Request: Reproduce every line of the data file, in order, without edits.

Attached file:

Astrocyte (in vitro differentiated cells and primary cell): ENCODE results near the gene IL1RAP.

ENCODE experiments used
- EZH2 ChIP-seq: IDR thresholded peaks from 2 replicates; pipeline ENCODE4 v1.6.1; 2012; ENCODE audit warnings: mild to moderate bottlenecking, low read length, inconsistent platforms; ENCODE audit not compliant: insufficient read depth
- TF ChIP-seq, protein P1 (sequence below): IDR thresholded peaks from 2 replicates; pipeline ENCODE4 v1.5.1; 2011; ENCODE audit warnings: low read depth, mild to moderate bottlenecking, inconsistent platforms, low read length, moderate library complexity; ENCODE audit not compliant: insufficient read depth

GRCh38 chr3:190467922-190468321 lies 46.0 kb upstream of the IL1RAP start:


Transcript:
Astrocyte (in vitro differentiated cells and primary cell): ENCODE results near the gene IL1RAP.

ENCODE experiments used
- EZH2 ChIP-seq: IDR thresholded peaks from 2 replicates; pipeline ENCODE4 v1.6.1; 2012; ENCODE audit warnings: mild to moderate bottlenecking, low read length, inconsistent platforms; ENCODE audit not compliant: insufficient read depth
- TF ChIP-seq, protein P1 (sequence below): IDR thresholded peaks from 2 replicates; pipeline ENCODE4 v1.5.1; 2011; ENCODE audit warnings: low read depth, mild to moderate bottlenecking, inconsistent platforms, low read length, moderate library complexity; ENCODE audit not compliant: insufficient read depth

GRCh38 chr3:190467922-190468321 lies 46.0 kb upstream of the IL1RAP start: